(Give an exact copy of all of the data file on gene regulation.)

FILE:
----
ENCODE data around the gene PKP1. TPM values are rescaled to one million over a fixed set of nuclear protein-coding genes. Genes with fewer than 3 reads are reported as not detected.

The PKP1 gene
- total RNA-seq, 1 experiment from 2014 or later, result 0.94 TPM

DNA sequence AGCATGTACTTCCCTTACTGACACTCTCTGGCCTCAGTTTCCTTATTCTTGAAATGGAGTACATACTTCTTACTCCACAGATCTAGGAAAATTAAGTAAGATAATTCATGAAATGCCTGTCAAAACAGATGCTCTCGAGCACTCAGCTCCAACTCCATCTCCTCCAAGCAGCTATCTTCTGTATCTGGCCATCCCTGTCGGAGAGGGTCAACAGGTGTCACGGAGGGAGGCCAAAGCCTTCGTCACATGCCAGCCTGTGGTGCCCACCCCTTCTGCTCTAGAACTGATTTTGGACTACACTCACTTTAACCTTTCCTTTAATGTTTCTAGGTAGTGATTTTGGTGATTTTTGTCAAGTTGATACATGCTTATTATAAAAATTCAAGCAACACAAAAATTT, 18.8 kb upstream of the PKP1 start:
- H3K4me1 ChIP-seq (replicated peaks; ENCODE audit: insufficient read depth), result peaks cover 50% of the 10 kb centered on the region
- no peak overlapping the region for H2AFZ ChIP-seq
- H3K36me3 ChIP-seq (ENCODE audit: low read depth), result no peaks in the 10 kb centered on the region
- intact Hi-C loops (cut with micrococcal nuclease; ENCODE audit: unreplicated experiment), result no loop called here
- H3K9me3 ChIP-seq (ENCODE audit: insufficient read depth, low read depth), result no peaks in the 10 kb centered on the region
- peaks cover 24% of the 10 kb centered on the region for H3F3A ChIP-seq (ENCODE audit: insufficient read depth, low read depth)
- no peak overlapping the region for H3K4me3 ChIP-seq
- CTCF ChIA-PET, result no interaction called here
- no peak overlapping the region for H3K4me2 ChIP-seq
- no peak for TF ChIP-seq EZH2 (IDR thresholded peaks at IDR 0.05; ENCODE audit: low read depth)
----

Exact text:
ENCODE data around the gene PKP1. TPM values are rescaled to one million over a fixed set of nuclear protein-coding genes. Genes with fewer than 3 reads are reported as not detected.

The PKP1 gene
- total RNA-seq, 1 experiment from 2014 or later, result 0.94 TPM

DNA sequence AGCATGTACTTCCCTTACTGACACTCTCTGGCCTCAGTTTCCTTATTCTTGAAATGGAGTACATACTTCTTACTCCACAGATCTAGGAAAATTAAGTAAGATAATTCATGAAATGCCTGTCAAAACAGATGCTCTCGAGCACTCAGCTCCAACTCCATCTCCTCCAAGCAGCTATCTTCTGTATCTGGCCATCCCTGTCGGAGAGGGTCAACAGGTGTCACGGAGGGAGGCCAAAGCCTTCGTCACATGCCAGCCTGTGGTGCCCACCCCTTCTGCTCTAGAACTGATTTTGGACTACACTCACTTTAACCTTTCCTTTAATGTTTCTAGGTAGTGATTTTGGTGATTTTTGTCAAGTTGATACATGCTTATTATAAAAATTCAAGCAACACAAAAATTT, 18.8 kb upstream of the PKP1 start:
- H3K4me1 ChIP-seq (replicated peaks; ENCODE audit: insufficient read depth), result peaks cover 50% of the 10 kb centered on the region
- no peak overlapping the region for H2AFZ ChIP-seq
- H3K36me3 ChIP-seq (ENCODE audit: low read depth), result no peaks in the 10 kb centered on the region
- intact Hi-C loops (cut with micrococcal nuclease; ENCODE audit: unreplicated experiment), result no loop called here
- H3K9me3 ChIP-seq (ENCODE audit: insufficient read depth, low read depth), result no peaks in the 10 kb centered on the region
- peaks cover 24% of the 10 kb centered on the region for H3F3A ChIP-seq (ENCODE audit: insufficient read depth, low read depth)
- no peak overlapping the region for H3K4me3 ChIP-seq
- CTCF ChIA-PET, result no interaction called here
- no peak overlapping the region for H3K4me2 ChIP-seq
- no peak for TF ChIP-seq EZH2 (IDR thresholded peaks at IDR 0.05; ENCODE audit: low read depth)